Australian Broadside

Notes by Edgar Waters (1965)

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(Introduction to the album)

Over the past half-a-century or so, there have been many folk-song revivals in many countries. In most cases, these have been revivals and nothing more: attempts to revive the singing of old songs which were being forgotten by the "folk" ("folk" is a very slippery term; in practice, especially in European countries, it has mostly meant peasants, farm workers, fishermen . . .).

An extraordinary development in popular music-making which began in the United States thirty years ago, and which today has great influence in all the English-speaking countries, is also referred to as a folk-song revival. It is a folk-song revival, but it is also something more, something quite new in the history of popular music.

This folk-song revival has as one of its aims the revival of old folk songs; and it has had a more spectacular success in this than any other folk-song revival. But the leading actors in this movement have also been determined to use the old country folk songs (and, in the United States, some of the old city folk songs of the Negroes) as the foundation for a new kind of urban popular music. A kind of urban popular music which would be able to compete with the songs of Tin Pan Alley on their own ground, but which would be better art than the songs of Tin Pan Alley, able to deal with a far wider range of experience and emotion than Tin Pan Alley, above all able to deal with serious matters in a serious way (and that is something which seems to be quite impossible for Tin Pan Alley).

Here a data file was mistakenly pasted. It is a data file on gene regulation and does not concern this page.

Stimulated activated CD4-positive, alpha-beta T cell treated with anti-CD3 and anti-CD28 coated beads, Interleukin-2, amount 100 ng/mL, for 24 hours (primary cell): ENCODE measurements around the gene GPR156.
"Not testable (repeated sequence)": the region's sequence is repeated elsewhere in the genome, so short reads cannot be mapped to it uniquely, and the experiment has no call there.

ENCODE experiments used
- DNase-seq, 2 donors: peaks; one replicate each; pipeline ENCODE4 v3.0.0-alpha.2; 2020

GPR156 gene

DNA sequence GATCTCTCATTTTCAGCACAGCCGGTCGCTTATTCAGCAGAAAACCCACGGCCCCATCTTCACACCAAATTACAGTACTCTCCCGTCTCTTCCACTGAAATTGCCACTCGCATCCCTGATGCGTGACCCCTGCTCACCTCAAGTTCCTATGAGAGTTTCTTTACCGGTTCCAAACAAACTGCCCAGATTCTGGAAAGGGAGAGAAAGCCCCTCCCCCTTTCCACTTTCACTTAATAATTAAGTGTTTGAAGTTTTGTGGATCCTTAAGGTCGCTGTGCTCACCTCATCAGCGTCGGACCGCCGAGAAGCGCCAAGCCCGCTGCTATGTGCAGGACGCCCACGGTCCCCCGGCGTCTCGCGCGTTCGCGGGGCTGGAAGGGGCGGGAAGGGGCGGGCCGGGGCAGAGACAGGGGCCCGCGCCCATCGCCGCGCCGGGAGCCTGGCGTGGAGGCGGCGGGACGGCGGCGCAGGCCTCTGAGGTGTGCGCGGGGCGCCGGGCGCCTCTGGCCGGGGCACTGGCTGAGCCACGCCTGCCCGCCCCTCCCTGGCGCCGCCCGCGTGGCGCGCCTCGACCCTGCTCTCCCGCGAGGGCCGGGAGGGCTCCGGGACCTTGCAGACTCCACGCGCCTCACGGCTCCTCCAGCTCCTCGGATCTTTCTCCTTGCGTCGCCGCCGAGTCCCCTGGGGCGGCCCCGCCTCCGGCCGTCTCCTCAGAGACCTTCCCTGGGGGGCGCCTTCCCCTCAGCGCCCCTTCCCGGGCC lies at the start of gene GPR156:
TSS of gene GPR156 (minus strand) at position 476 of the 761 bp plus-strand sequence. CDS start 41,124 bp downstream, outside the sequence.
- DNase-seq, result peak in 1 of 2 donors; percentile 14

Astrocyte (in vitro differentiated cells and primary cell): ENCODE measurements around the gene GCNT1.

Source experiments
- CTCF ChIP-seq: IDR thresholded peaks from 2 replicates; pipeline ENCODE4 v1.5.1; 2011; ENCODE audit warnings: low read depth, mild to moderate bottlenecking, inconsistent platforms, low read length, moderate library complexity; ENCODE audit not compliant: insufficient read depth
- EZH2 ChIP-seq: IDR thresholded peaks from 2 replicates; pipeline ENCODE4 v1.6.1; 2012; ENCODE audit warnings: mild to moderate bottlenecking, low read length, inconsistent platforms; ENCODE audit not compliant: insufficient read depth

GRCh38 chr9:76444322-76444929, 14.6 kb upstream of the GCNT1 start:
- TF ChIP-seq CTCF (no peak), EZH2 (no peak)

This folk-song revival has successfully revived songs which looked old-fashioned to Tin Pan Alley, and found ways of performing them which seem just as much with the fashion of the day as the latest gimmicks of Tin Pan Alley. And this folk-song "revival" has also brought to birth new songs - like Bob Dylan's Blowin' in the Wind, to take an obvious example - which reach the mass audience for popular music with a serious comment on a serious matter. Just the sort of thing that the policy-makers of Tin Pan Alley say popular music cannot do if it is to be popular.

Tin Pan Alley had better watch out; pretty soon it may look as old-fashioned as it is superficial.

Of the singers on the Australian folk-song scene, Gary Shearston is both one of the most popular, and the one who has most sung these new fashionings of the old idiom. On a previous recording (Songs Of Our Time) he sang a number of songs by American and British song-makers, like Bob Dylan, Peter Seeger and Ewan MacColl, as well as some by Australian song-makers. This time, he sings songs written by Australians only, several by himself. Australians started behind the Americans and the British in this field (in more ways than one). But this record shows that they are now producing good, satisfying songs in many moods.

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